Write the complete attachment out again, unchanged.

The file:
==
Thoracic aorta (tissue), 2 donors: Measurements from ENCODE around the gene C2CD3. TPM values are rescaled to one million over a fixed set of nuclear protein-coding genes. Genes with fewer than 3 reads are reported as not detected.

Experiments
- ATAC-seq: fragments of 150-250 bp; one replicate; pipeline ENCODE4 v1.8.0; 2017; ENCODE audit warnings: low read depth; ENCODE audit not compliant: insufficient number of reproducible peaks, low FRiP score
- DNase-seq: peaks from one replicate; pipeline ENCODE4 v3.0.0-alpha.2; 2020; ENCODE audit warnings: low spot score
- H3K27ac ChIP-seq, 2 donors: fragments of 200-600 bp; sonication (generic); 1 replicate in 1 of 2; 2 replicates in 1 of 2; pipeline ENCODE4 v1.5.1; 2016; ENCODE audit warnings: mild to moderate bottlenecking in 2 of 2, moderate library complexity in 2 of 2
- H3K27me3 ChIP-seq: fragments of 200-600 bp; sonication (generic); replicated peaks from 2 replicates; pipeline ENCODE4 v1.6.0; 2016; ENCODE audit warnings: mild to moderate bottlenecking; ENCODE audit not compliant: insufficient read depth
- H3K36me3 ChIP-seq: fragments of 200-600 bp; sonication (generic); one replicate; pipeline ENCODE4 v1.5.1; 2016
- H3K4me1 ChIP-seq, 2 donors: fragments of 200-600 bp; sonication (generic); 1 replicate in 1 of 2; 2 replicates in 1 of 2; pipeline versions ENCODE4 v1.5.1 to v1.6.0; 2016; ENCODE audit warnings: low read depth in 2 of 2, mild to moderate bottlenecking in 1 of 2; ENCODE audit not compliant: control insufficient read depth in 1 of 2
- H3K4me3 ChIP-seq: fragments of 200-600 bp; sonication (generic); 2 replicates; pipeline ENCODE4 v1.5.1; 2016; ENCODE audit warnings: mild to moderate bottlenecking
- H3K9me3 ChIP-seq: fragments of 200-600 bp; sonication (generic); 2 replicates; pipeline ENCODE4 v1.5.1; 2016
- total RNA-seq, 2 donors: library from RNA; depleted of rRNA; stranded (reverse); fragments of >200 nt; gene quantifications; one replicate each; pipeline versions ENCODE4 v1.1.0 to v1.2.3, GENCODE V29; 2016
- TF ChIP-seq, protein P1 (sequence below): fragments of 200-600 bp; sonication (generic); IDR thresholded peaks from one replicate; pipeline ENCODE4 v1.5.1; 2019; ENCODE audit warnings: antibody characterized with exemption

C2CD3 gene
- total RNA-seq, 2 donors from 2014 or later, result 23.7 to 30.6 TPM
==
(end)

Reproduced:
Thoracic aorta (tissue), 2 donors: Measurements from ENCODE around the gene C2CD3. TPM values are rescaled to one million over a fixed set of nuclear protein-coding genes. Genes with fewer than 3 reads are reported as not detected.

Experiments
- ATAC-seq: fragments of 150-250 bp; one replicate; pipeline ENCODE4 v1.8.0; 2017; ENCODE audit warnings: low read depth; ENCODE audit not compliant: insufficient number of reproducible peaks, low FRiP score
- DNase-seq: peaks from one replicate; pipeline ENCODE4 v3.0.0-alpha.2; 2020; ENCODE audit warnings: low spot score
- H3K27ac ChIP-seq, 2 donors: fragments of 200-600 bp; sonication (generic); 1 replicate in 1 of 2; 2 replicates in 1 of 2; pipeline ENCODE4 v1.5.1; 2016; ENCODE audit warnings: mild to moderate bottlenecking in 2 of 2, moderate library complexity in 2 of 2
- H3K27me3 ChIP-seq: fragments of 200-600 bp; sonication (generic); replicated peaks from 2 replicates; pipeline ENCODE4 v1.6.0; 2016; ENCODE audit warnings: mild to moderate bottlenecking; ENCODE audit not compliant: insufficient read depth
- H3K36me3 ChIP-seq: fragments of 200-600 bp; sonication (generic); one replicate; pipeline ENCODE4 v1.5.1; 2016
- H3K4me1 ChIP-seq, 2 donors: fragments of 200-600 bp; sonication (generic); 1 replicate in 1 of 2; 2 replicates in 1 of 2; pipeline versions ENCODE4 v1.5.1 to v1.6.0; 2016; ENCODE audit warnings: low read depth in 2 of 2, mild to moderate bottlenecking in 1 of 2; ENCODE audit not compliant: control insufficient read depth in 1 of 2
- H3K4me3 ChIP-seq: fragments of 200-600 bp; sonication (generic); 2 replicates; pipeline ENCODE4 v1.5.1; 2016; ENCODE audit warnings: mild to moderate bottlenecking
- H3K9me3 ChIP-seq: fragments of 200-600 bp; sonication (generic); 2 replicates; pipeline ENCODE4 v1.5.1; 2016
- total RNA-seq, 2 donors: library from RNA; depleted of rRNA; stranded (reverse); fragments of >200 nt; gene quantifications; one replicate each; pipeline versions ENCODE4 v1.1.0 to v1.2.3, GENCODE V29; 2016
- TF ChIP-seq, protein P1 (sequence below): fragments of 200-600 bp; sonication (generic); IDR thresholded peaks from one replicate; pipeline ENCODE4 v1.5.1; 2019; ENCODE audit warnings: antibody characterized with exemption

C2CD3 gene
- total RNA-seq, 2 donors from 2014 or later, result 23.7 to 30.6 TPM